Mkandhla v Grain Marketing Board (Civil Application 358 of 2002; SC 31 of 2004) [2004] ZWSC 31 (18 May 2004)


Judgment No. S.C. 31/2002

Civil Appeal No. 245/00





BULAWAYO, MARCH 25 & MAY 21, 2002

S Ndlovu, for the appellants

M J Mellin, for the respondent

CHIDYAUSIKU CJ: The appellants were the defendants in a law suit brought against them by the respondent in the High Court. The appellants did not enter appearance to defend and the respondent obtained a default judgment against them. The appellants applied for a rescission of the default judgment. The application for rescission was dismissed and they now appeal against that judgment.

The grounds of appeal, as set out in the notice of appeal, can be summarised as follows –

1. The court a quo misdirected itself in concluding that the appellants had not given a reasonable and acceptable explanation for their default;

2. The court a quo misdirected itself in concluding that the appellants had no good and bona fide defence on the merits; and

3. The court a quo misdirected itself when it allowed its prior dealing with the matter to influence its recent judgment.

Dealing with the first ground of appeal. The facts are that two copies of the summons in this case, one for the first appellant and the other for the second appellant, were handed to the second appellant at the appellants’ matrimonial home on 2 April 1997. The appellants are husband and wife. The respondent is a former wife of the first appellant.

There is no doubt that the summons was properly served on both the appellants in terms of Rule 39 of the High Court Rules. While this was contested in the court a quo the appellants now concede that service of the summons was proper. Despite the summons having been properly served, neither the first appellant nor the second appellant entered an appearance to defend.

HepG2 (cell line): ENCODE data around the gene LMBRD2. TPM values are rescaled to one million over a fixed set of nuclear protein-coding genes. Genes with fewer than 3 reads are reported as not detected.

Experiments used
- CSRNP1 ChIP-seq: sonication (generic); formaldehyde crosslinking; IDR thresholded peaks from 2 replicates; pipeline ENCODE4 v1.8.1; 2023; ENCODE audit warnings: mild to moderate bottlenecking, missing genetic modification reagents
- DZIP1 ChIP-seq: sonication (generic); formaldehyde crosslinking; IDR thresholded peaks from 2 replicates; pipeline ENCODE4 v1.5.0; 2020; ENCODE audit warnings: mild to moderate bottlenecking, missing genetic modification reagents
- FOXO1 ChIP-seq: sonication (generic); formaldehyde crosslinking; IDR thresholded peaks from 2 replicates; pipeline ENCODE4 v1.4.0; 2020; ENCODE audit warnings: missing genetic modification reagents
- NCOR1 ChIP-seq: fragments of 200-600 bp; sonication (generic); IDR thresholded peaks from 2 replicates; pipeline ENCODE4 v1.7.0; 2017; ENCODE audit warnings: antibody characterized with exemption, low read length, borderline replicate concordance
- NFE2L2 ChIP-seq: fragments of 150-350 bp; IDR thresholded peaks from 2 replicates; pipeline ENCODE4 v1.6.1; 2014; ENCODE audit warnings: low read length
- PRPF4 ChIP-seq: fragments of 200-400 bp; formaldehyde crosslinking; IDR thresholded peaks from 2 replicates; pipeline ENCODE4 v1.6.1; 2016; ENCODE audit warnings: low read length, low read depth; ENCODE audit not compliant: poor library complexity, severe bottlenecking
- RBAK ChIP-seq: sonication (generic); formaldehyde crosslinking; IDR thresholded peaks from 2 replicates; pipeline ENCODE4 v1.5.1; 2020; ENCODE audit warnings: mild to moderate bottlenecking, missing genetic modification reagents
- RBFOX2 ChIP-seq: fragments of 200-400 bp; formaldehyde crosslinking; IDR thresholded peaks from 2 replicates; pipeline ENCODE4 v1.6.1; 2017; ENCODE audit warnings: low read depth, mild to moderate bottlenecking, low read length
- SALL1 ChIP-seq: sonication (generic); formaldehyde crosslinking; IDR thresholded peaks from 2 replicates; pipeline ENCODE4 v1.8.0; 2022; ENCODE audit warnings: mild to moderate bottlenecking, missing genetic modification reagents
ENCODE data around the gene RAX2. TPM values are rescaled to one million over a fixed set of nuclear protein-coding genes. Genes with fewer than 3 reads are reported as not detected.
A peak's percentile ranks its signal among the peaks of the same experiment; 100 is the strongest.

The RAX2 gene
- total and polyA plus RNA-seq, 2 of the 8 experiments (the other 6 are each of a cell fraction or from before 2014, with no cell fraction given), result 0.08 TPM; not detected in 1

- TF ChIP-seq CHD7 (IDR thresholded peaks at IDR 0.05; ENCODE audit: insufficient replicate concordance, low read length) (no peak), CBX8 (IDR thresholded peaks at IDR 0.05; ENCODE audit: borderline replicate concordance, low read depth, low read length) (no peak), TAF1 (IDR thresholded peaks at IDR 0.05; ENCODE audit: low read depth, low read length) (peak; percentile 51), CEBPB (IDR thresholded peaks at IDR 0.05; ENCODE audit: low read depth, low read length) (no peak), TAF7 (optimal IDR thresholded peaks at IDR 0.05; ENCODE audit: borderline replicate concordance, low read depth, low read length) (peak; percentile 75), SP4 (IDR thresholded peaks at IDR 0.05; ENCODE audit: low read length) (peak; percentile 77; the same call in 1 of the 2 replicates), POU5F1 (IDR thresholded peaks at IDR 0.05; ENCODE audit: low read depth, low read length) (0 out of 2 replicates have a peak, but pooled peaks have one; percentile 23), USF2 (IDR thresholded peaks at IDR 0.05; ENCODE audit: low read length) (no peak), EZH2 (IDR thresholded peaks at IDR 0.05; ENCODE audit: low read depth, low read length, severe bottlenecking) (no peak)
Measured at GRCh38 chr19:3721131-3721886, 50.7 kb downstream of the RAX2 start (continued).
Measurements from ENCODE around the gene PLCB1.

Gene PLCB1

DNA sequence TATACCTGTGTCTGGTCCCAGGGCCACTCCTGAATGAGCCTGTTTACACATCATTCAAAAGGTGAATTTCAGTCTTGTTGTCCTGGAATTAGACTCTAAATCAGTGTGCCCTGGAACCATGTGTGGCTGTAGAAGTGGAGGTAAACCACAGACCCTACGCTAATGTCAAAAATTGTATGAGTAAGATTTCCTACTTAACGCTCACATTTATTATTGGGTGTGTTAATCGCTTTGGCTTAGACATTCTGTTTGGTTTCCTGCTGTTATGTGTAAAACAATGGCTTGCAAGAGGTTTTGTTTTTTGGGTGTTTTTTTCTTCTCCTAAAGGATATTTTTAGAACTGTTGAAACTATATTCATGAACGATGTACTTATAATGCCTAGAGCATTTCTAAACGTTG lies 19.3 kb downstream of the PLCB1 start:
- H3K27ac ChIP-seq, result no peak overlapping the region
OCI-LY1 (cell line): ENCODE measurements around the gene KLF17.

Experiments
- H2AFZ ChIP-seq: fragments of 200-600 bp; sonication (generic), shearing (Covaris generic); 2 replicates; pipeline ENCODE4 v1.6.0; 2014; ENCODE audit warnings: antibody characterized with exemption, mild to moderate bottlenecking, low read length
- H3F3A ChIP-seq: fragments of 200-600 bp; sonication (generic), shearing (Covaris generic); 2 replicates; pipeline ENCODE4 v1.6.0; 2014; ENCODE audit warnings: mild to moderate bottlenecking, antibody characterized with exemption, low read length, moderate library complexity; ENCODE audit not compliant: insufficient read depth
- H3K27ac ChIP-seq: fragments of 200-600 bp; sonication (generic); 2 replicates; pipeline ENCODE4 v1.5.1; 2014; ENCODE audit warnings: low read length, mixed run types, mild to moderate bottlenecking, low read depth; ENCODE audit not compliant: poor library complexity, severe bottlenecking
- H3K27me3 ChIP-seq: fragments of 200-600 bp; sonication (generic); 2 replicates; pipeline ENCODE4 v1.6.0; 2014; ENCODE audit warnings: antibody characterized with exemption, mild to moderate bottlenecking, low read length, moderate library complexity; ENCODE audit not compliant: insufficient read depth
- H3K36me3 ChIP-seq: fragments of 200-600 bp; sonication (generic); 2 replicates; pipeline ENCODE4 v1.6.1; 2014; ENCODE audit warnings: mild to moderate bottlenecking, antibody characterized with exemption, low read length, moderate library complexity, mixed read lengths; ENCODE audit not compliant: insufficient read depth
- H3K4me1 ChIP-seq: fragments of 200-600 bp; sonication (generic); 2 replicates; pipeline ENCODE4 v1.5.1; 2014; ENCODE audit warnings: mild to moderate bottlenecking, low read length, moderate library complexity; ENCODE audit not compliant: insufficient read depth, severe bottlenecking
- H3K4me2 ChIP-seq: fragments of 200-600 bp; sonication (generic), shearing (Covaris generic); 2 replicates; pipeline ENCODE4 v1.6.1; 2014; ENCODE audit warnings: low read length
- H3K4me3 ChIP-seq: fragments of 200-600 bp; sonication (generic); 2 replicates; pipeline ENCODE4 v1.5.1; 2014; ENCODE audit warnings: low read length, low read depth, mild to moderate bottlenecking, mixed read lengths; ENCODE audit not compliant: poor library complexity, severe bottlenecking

The first appellant explained his failure to enter an appearance to defend on the basis that he was not aware of the issuance of the summons and the existence of a default judgment until after the service of the writ of execution. In this regard the following averments are made in his founding affidavit:

4. On the 7th May 1999 a warrant of execution was served at my place of residence. I was away in Shangani on work commitments at that time. I came on Saturday the 8th of May 1999 only to be handed the writ of execution by my wife. I could not do anything as it was during the weekend.

5. On the 10th of May 1999 I approached my legal practitioners of record who went to the Registrar’s office to peruse the record of proceedings.

6. I am informed that the writ of execution which is attached hereto as Annexure ‘A’ was pursuant to a Default Judgment which was obtained against me and the second applicant on the 6th of November 1998. I am desirous to have that Default Judgment rescinded.

7. I have been informed that an Application for Rescission of Judgment should be made within one month of the Judgment being granted. Further I have been told that in terms of the Rules of this Honourable Court one is deemed to know about a judgment against him two days after it has been granted.

8. It is my humble submission that until I saw the writ of execution I was not aware that there was an action pending against me. I have been told that the summons for both me and the second applicant was served upon the second applicant on the 2nd of April 1997. The second applicant did not hand over the summons to me. I have since enquired from her as to what happened to the summons and she had indicated to me that she misplaced it.”

The second appellant, in her founding affidavit, explained her default on the following basis:

3. Further I admit that the summons was served upon me at the time when the first applicant was away from home on duty. I waited for the first applicant to come because I thought it was a matter involving him and his former wife.